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Last update time: 09-18-21

Datacamp Reviews

There are around 11 people who've already reviewed Datacamp. 1 excellent reviews. 2 people rate Datacamp great. And 8 customers rate bad.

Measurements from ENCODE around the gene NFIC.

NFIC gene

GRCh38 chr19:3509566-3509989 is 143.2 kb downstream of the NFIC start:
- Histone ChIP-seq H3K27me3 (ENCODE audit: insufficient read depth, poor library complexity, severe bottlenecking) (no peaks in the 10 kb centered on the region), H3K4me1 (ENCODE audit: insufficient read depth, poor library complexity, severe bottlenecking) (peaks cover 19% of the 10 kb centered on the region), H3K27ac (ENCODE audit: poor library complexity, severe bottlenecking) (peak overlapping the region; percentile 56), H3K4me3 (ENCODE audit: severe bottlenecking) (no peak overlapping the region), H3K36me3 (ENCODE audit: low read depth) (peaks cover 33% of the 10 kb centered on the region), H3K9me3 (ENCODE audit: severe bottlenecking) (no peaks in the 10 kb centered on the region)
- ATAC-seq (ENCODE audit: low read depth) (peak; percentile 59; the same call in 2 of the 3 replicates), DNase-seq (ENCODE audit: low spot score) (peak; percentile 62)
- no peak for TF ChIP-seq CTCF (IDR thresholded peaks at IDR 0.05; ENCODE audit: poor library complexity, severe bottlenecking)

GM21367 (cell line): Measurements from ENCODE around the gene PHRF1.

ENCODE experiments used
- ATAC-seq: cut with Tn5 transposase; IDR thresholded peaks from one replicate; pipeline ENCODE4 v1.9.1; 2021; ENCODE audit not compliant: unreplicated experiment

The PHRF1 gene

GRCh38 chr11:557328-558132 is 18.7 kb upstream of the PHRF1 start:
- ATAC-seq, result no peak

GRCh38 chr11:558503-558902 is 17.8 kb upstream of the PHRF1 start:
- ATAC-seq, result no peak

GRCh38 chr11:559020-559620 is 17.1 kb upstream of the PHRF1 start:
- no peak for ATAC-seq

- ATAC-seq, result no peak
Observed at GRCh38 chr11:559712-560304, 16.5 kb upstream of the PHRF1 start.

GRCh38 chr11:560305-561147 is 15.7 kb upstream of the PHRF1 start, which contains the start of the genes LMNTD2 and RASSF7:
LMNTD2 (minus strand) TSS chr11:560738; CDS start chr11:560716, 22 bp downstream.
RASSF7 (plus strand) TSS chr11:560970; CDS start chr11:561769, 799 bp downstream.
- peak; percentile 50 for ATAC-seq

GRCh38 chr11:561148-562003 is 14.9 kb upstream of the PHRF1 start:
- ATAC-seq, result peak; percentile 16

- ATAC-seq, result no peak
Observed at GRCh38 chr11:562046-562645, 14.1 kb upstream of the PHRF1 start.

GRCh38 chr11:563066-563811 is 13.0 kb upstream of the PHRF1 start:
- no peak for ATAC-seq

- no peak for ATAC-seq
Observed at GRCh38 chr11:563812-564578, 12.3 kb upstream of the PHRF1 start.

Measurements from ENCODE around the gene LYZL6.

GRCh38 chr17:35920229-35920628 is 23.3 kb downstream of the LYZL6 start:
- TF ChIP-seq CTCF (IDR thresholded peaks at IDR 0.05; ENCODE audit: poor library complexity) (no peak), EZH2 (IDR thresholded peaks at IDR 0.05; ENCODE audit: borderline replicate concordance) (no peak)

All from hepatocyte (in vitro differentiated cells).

Trustpilot calculated Datacamp's score 1.6. The latest review - I created a review previously and deleted it as it wasn't a fair reflection of Datacamp. This one is hopefully more balanced. PRO: Datacamp does not require laborious installation of multiple software applications, complex configuration of IDEs or databases nor the administration of security settings, unlike vendors like Coursera for example, who require for certain courses that you install software, which almost always turns out to be out of date, incompatible or with instructions that are just plain wrong. Datacamp does't require that you know anything about programming. It teaches you bitesize chunks and gently introduces you to a wide range technologies and subjects including GIT, Scala, Python, R, SQL, Tableau, Excel, Data Science, Machine Learning, Statistics and Probability and more. Datacamp doesn't cost as much as Udacity or some of the EdX micromasters. Datacamp doesn't restrict you to one learning path: You can start as a Python Developer, change to a Data Analyst using Python for example, then to a Data Analyst using R then to a Machine Learning Engineer using R then to statistician, or any other combination of roles, any number of times. There are no restrictions at all on what nor how you choose to study. It's affordable and offers a low-cost, low-skill/knowledge pathway into various domains. The courses progress in "baby-steps". CONS: The courses are really only intended for beginners. If you wish to improve your skills beyond a rudimentary level then you may find it frustrating to have all of your code spoon-fed to you with the only cognitive test of your skill being to guess which word fills a blank space. This is a big problem for Datacamp and is the reason it lacks an extra 2 stars. It's all the more frustrating and annoying given that this situation is so easy to solve. If a basic indication of learning could be simplified as 1) Identifying the correct 'answer' from a finite list, 2) Recalling the answer without a list of possible answers 3) Correctly applying the answer without a list of possible answers, then DataCamp only concentrates on level 1, whereas the real world requires level 3 competence. To achieve this Datacamp could split a large program into smaller functional areas. For instance it could split the objective of "reading from a CSV file and printing the data onto a bar graph" into the steps of: importing the libraries, opening the file, reading the file, saving the data in a variable, loading the data to a graphing function and finally displaying the graph. It could then test level 1 understanding to see if someone can order the functional parts correctly. It could then as a level 2 test ask the person to type what functions go in each part, e.g. read_csv and finally could test level 3 comprehension by asking the student to identify what arguments to pass from the documentation (like in the real world) and run and test the program - but it doesn't do this. It only ever stays at level 1 and it is really, genuinely, unbelievably frustrating, as this overuse of adverbs will attest. It's like receiving a provisional driving licence, getting in the car with the instructor, receiving the obligatory safety instructions, starting the car, checking the mirrors...and then turning off the engine because that's the end of the lesson. Maybe it'd be a different car or a different driveway or instructor each day...but it'd always be the same: you never get out the driveway. And that's the problem with DataCamp as it stands: It's great for getting started, but useless if you actually want to get anywhere. Still it's an easy situation for them to improve and I hope that they do, as it'd make their courses some of the best available.